As for the pandemic, that already is set to have an impact, through no fault of the league. The just-concluded international window saw three members of LAFC test positive for COVID-19 while they were away on international duty, a group that includes Golden Boot winnerDiego Rossi. (They, along with teammate Brian Rodriguez, who did not test positive but was with Rossi and Uruguay over the break, will miss the Nov. 24 game vs. Seattle.) That is on top of the 42 players who tested positive via the league’s testing protocol since late August.
The bulk of those have since recovered and are back on the field, but according to MLS, seven players tested positive during the last week of the regular season, a testament to the coronavirus’ continued effect on the season.
On the plus side, managers have been digging deep into their rosters for most of this season, especially after teams resumed in their home markets, which has given young players some valuable experience that, in a normal season, would have been absent. But the playoffs apply their own special kind of pressure, a stress that’s rarely replicated during the league campaign. That stress will put a premium on striking the right balance between youth and experience, although with the injury bug — and the viral one — never far away, some managers may have little choice than to throw young players to the playoff wolves. Health, it would seem, will be even more of a factor than it usually is in the postseason. – Jeff Carlisle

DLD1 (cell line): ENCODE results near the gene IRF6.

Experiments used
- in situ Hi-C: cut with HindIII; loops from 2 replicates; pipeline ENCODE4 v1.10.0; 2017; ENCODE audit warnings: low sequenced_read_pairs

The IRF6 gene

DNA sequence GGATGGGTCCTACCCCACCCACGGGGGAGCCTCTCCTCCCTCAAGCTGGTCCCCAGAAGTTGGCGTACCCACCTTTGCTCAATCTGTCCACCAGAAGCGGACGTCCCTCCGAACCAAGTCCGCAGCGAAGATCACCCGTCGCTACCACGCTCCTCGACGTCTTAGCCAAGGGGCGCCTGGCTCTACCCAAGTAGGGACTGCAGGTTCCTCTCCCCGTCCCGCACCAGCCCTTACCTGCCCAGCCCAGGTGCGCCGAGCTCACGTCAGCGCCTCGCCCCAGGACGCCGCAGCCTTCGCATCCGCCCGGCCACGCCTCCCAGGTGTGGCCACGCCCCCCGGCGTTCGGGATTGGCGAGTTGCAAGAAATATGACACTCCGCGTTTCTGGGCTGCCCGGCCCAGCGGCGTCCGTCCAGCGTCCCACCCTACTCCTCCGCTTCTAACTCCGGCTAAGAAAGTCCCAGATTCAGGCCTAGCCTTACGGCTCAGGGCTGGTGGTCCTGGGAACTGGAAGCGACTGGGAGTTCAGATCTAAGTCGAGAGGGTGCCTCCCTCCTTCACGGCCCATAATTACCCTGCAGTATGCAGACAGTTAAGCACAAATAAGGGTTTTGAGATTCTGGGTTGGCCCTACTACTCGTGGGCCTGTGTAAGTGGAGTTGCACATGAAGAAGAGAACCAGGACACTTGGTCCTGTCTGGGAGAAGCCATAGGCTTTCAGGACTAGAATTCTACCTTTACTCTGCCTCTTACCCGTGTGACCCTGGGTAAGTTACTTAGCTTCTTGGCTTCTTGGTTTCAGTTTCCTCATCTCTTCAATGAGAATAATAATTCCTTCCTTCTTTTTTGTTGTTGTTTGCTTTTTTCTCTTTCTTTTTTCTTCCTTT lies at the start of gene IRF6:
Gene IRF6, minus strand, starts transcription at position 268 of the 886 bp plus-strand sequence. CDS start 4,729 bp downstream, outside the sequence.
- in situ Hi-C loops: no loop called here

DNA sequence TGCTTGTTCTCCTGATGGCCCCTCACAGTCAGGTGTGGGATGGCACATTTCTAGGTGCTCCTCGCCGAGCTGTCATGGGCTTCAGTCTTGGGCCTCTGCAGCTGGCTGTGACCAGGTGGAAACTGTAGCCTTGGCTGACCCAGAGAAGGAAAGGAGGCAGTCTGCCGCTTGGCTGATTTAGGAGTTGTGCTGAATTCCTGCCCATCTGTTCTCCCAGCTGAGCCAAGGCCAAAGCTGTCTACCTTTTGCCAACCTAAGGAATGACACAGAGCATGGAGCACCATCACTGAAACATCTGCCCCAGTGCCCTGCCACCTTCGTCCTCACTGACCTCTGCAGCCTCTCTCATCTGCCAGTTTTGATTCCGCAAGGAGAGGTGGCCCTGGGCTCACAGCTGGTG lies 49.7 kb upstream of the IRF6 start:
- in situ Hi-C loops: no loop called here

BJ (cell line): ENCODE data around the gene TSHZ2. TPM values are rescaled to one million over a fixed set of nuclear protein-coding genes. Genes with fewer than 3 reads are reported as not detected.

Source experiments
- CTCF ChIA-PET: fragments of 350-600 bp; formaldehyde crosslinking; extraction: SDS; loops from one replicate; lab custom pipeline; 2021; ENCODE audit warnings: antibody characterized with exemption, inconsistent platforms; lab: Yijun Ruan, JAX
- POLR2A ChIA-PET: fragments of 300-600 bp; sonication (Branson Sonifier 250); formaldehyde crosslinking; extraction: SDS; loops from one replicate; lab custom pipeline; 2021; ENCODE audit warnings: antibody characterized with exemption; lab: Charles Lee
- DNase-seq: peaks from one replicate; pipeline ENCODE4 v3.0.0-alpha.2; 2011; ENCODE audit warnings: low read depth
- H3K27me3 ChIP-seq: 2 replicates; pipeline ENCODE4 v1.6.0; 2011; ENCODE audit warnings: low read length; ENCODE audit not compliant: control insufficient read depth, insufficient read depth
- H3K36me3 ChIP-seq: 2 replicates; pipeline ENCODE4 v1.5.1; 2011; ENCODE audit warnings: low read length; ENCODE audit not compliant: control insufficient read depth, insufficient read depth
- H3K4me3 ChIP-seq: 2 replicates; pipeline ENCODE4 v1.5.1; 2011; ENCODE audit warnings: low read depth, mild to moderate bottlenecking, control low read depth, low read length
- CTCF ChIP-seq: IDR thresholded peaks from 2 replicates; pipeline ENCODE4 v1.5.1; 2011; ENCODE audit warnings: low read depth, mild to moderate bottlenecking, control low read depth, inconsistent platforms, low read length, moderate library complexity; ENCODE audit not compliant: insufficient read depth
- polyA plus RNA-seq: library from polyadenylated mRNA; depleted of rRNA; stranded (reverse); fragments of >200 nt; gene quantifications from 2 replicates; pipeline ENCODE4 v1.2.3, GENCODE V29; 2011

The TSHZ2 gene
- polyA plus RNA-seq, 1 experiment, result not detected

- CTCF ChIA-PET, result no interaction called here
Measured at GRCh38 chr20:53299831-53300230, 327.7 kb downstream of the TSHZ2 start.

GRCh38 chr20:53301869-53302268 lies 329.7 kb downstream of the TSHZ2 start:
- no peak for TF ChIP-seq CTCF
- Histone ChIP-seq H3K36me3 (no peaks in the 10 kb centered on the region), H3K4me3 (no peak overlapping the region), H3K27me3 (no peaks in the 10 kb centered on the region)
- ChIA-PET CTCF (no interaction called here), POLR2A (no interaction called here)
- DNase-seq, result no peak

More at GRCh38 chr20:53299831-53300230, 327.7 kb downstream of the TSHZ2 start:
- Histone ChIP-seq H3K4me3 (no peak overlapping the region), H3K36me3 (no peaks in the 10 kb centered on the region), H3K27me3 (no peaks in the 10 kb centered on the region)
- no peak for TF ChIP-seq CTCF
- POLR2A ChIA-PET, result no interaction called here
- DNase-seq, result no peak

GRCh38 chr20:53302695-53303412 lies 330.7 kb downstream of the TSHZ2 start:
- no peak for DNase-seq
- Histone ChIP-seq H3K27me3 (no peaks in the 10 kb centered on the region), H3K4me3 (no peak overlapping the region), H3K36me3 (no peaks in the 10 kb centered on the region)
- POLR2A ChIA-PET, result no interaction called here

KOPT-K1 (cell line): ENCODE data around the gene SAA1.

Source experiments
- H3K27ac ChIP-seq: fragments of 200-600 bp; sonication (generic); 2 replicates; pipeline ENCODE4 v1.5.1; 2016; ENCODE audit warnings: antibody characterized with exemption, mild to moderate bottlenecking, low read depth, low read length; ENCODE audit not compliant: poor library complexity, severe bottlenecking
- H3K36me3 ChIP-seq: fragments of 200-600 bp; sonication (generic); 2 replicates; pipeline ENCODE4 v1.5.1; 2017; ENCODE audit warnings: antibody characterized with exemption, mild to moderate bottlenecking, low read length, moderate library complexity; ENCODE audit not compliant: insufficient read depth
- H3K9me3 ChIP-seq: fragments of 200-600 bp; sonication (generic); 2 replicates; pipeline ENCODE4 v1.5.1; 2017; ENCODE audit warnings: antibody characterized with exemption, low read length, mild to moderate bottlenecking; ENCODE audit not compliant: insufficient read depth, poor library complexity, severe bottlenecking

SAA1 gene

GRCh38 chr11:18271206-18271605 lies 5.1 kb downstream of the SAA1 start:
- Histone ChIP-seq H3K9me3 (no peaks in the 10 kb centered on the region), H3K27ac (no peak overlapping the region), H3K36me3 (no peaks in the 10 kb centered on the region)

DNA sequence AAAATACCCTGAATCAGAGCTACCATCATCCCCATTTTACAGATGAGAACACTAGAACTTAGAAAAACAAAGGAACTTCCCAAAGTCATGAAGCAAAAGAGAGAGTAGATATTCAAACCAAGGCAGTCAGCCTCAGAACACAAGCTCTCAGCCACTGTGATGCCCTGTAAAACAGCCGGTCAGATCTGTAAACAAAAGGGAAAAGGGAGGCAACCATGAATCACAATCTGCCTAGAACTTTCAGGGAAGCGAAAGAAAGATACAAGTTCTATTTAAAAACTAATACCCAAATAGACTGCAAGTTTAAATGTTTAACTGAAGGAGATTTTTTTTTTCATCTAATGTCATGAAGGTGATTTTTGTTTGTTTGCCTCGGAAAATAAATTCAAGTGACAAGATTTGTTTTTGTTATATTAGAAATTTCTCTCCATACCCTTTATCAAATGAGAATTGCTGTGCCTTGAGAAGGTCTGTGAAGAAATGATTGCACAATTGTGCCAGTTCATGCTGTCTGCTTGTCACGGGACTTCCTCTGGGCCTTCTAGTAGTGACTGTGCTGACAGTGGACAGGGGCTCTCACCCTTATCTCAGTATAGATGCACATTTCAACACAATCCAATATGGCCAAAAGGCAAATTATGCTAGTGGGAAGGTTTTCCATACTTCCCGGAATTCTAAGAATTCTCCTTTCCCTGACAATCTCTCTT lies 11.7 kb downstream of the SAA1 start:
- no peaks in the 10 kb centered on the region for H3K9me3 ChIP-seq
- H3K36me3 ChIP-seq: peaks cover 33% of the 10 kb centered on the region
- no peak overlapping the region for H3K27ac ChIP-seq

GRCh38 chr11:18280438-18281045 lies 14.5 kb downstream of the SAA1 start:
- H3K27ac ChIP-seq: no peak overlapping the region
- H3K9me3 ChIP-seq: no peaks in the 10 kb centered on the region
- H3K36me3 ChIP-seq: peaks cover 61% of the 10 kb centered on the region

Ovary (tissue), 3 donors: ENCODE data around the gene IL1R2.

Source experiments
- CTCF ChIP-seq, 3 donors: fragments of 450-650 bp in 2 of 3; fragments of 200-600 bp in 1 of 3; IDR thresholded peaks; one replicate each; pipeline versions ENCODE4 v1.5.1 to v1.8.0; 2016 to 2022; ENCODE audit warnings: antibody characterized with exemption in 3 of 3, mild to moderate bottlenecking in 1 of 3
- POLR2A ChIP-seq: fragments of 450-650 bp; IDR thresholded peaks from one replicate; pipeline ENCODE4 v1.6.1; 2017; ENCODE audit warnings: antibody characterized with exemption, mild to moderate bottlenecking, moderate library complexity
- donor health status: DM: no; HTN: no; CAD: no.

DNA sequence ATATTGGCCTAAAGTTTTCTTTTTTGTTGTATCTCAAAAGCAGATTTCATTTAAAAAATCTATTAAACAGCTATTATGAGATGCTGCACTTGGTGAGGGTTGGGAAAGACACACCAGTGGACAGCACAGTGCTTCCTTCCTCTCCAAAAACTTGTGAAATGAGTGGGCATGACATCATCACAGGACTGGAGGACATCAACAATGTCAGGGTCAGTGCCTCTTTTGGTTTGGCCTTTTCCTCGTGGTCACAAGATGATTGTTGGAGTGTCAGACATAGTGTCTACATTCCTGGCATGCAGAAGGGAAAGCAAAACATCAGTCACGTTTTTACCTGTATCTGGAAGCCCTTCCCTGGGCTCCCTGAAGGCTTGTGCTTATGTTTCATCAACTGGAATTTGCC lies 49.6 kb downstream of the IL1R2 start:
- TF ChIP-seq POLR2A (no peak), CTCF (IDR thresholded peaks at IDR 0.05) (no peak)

Will the expanded field spring surprises?
Another unique — some would say overly generous — aspect of this year’s playoffs will be the expanded field. All told, 18 teams will be taking part, four more than there has ever been in an MLS postseason. Ten are from the Eastern Conference, and eight qualified from the West.
Might this set the stage for even more upsets? In a season blighted by a pandemic and with schedules heavily regionalized as a result, it’s difficult to get a sense of just how big the gap is between the presumed haves and have-nots. It’s tempting, in that case, to look at which teams finished the regular season the strongest — like New York City FC, the Philadelphia Union and Sporting Kansas City — and declare them favorites, but there are other factors at play.